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Monday, October 19, 2020  Spokane, Washington  Est. May 19, 1883
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Fired Spokane police detective sues city, seeks pay

Former Spokane police Detective Jeff Harvey filed a lawsuit Tuesday against the department that fired him last year, seeking back pay and damages for emotional, physical and mental “injuries” to be determined at trial. Harvey’s attorney, Bob Dunn – who recently won a $722,000 jury award and $833,000 in attorney’s fees in similar case involving Office Jay Mehring – pointed the finger at former police Chief Anne Kirkpatrick.

Verner, fire union reached deal

Former Spokane Mayor Mary Verner and the leadership of the city’s fire union tentatively agreed to a new contract in the final days of Verner’s term. But the deal still needs approval of the union’s membership and the new City Council. Mayor David Condon will be able to make a recommendation to the council, but he can’t otherwise stop the deal.

Changes begin among city staff as three top administrators depart

Even before he officially took office, Mayor-elect David Condon shook up City Hall on Friday when he informed three top administrators that they won’t be back to serve with him as mayor. Receiving notice were City Administrator Ted Danek, Public Works and Utilities Director Dave Mandyke and General Administration Director Dorothy Webster.

Nicks set to retire as chief steps down

The Spokane Police Department’s top two officers are on their way out, leaving city officials to find new leadership as they struggle with the continuing legal fallout surrounding the death of Otto Zehm. Assistant Chief Jim Nicks announced Tuesday his upcoming retirement will coincide with the previously announced departure of Chief Anne Kirkpatrick.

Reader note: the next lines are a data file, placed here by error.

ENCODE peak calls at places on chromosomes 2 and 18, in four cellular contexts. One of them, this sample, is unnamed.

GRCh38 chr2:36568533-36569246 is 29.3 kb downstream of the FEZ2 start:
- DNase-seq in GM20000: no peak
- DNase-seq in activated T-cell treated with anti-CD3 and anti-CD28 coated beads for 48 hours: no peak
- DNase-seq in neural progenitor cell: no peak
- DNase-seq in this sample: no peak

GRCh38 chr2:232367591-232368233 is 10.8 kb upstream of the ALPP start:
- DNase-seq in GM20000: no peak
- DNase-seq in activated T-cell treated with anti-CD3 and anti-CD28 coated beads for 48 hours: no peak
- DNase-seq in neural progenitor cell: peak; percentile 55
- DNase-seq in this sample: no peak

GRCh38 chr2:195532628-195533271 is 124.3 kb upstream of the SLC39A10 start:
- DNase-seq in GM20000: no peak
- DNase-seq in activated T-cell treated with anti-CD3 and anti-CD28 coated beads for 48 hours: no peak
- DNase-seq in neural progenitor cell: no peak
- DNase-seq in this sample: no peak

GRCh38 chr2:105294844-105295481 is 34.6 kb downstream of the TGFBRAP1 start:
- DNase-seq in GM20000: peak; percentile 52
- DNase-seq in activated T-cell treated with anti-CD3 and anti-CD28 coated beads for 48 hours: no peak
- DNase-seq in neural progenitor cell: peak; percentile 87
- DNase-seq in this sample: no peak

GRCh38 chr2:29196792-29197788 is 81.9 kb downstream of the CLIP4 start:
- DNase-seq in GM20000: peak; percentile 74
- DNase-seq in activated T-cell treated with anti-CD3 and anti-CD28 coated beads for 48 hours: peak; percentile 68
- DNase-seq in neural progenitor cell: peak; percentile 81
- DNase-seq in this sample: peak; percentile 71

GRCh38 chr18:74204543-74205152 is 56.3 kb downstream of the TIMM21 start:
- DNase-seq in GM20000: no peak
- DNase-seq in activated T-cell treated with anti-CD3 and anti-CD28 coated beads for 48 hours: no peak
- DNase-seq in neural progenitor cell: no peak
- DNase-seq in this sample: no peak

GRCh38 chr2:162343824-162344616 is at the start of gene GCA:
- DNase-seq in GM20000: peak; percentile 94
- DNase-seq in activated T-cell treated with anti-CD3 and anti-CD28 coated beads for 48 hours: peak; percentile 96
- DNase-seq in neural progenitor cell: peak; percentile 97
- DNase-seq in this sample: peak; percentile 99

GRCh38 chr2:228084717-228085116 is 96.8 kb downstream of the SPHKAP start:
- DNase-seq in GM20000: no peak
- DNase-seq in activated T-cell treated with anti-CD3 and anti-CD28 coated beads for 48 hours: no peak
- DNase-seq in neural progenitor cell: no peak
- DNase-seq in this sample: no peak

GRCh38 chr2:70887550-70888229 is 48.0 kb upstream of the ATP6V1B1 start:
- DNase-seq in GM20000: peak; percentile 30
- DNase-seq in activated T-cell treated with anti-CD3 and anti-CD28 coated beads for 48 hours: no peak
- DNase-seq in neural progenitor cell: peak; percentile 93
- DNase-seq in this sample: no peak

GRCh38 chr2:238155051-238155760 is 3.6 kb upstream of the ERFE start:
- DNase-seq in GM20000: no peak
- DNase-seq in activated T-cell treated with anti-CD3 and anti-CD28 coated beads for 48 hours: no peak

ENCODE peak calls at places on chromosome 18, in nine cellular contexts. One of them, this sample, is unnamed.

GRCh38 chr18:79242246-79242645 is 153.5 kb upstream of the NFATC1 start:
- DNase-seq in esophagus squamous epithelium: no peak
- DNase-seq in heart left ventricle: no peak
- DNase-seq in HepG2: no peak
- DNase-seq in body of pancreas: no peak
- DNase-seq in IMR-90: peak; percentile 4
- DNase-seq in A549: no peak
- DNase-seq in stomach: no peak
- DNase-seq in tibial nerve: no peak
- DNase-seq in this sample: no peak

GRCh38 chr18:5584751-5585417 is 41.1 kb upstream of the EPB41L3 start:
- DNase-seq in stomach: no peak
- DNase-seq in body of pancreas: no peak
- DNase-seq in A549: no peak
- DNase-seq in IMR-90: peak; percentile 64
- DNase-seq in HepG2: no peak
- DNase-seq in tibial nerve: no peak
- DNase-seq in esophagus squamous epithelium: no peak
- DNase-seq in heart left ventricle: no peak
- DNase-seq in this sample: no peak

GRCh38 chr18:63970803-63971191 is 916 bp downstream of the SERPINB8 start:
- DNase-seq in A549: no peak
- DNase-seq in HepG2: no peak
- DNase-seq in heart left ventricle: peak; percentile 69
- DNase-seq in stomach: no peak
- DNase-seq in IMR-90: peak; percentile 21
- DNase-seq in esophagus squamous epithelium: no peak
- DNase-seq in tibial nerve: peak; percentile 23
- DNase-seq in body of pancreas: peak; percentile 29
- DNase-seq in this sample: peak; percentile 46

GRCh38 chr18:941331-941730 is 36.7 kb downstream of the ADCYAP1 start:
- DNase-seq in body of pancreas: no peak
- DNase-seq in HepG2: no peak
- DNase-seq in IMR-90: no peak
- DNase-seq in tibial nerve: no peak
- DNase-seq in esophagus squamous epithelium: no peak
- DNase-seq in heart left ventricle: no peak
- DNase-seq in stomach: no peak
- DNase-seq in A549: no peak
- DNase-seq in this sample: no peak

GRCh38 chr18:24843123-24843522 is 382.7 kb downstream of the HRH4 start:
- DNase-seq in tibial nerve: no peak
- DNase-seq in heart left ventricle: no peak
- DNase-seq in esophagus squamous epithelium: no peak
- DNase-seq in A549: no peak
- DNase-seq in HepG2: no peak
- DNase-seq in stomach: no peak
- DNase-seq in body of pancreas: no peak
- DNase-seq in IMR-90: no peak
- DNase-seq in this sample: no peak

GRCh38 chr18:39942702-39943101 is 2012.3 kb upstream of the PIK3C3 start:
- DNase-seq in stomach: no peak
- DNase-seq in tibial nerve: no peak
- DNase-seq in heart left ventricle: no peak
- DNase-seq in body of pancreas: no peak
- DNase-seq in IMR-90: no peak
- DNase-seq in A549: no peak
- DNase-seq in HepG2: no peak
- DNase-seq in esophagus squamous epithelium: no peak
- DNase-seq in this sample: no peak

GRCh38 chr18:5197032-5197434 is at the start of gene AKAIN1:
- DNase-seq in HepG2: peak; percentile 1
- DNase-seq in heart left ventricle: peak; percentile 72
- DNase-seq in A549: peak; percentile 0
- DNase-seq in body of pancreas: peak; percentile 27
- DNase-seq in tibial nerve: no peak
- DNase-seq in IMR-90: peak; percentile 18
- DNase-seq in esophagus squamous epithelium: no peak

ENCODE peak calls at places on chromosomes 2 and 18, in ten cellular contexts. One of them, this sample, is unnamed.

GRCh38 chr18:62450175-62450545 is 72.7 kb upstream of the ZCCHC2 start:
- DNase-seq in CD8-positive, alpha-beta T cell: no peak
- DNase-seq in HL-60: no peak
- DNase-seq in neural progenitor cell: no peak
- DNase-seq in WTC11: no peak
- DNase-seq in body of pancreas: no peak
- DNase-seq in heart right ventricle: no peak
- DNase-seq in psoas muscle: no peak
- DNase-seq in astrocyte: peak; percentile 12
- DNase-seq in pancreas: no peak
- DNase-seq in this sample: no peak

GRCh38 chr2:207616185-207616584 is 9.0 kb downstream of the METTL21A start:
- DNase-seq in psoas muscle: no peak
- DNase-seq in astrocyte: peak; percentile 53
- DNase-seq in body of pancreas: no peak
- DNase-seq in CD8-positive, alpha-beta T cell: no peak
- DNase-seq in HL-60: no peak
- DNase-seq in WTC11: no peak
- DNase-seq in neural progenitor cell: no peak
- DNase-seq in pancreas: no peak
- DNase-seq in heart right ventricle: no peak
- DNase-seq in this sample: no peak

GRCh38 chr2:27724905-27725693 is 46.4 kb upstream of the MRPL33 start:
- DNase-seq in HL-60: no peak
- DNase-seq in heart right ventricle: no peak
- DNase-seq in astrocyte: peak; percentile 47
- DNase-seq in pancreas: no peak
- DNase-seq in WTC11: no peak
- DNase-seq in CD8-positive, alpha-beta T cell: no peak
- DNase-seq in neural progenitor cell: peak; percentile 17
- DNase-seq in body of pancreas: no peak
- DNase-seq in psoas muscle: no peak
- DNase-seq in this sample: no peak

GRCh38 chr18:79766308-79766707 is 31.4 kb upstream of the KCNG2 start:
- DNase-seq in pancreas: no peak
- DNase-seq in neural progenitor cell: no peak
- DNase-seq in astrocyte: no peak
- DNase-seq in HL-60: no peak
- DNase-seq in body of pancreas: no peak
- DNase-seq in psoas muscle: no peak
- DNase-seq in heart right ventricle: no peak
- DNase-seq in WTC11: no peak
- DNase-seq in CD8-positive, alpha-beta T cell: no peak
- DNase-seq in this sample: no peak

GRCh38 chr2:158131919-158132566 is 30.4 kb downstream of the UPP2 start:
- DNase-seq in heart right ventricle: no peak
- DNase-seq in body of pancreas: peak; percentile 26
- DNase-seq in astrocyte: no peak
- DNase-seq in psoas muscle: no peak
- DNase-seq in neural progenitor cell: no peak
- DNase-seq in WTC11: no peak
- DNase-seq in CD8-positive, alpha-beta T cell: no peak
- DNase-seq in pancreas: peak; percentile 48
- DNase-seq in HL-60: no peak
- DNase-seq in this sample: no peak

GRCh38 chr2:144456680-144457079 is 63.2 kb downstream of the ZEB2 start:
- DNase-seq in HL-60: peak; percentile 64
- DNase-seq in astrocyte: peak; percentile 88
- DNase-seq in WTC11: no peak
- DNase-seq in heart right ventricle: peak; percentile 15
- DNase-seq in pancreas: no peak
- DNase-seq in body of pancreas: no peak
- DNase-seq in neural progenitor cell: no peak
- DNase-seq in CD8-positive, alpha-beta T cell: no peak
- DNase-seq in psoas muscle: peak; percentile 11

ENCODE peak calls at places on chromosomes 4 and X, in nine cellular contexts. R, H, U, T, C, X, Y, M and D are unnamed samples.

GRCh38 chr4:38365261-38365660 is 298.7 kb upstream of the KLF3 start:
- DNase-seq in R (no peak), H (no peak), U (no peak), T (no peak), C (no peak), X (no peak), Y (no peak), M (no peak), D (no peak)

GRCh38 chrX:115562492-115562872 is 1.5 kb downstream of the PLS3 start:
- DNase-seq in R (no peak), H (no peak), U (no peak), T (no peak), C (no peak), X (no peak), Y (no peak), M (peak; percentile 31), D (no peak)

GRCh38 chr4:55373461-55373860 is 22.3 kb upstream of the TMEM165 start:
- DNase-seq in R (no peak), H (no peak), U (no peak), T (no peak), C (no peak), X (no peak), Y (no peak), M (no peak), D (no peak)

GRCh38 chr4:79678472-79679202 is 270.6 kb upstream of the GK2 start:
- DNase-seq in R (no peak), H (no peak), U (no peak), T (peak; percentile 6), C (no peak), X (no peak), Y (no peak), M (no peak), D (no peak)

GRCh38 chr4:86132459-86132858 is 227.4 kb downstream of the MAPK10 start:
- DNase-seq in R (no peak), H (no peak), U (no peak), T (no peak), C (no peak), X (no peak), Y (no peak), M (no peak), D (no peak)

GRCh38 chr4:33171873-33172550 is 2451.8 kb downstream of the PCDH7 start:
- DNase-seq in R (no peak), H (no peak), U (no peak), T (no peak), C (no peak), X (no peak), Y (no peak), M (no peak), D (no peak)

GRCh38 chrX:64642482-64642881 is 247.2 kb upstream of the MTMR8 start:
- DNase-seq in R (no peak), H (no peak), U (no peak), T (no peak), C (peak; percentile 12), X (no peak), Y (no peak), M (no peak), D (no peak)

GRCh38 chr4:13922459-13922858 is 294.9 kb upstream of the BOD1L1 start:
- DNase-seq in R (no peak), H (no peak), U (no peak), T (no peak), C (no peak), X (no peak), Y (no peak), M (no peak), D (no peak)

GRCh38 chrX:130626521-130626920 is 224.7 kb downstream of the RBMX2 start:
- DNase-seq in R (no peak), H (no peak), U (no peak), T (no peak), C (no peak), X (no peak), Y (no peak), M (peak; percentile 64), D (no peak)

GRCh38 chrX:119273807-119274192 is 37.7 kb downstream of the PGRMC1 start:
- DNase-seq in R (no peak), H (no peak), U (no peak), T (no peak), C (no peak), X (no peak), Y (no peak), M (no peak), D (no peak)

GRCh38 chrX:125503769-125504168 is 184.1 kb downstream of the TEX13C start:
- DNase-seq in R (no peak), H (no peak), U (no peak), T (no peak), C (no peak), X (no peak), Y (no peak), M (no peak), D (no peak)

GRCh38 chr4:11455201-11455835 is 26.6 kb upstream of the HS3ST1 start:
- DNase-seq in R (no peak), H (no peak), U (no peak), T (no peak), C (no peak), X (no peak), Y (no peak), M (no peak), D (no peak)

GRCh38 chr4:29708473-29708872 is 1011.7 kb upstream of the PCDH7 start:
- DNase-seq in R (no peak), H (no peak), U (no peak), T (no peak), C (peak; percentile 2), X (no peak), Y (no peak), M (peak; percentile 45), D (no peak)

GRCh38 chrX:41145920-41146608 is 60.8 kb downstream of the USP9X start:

Medical expert: Officers caused Zehm’s death

A medical expert hired by the Spokane police officer facing criminal charges over the fatal Otto Zehm confrontation is blaming other officers at the scene for causing the unarmed janitor’s death.

Ticket-signing system jeopardizes Photo Red

A judge on Friday ruled against the city of Spokane in a decision that may invalidate the system by which traffic tickets are generated using controversial Photo Red cameras. The decision by Superior Court Judge Jerome Leveque overturns a previous Municipal Court ruling that found no legal problem with the method used to electronically affix a Spokane police officer’s signature to a ticket in Arizona before mailing the $124 citation to the car’s registered owner.

Waste system reorganization sought

City and county leaders tried this week to buy some time for reorganizing the Spokane Regional Solid Waste System. A committee of member governments voted 5-1 for a stopgap measure to discourage Spokane – which currently controls the system – from potentially undermining a new agreement.

Bars, restaurants chafe over city rules

One Spokane bar is restricted from serving shots after 1 a.m. Down the street, a restaurant is allowed to serve only “upscale wine and microbrews.” Around the corner, bartenders aren’t allowed to mix liquor and energy drinks. The restrictions, contained in what the city of Spokane calls Good Neighbor Agreements, have been around for five years but just recently became a new point of contention between city officials and local bar and restaurant owners.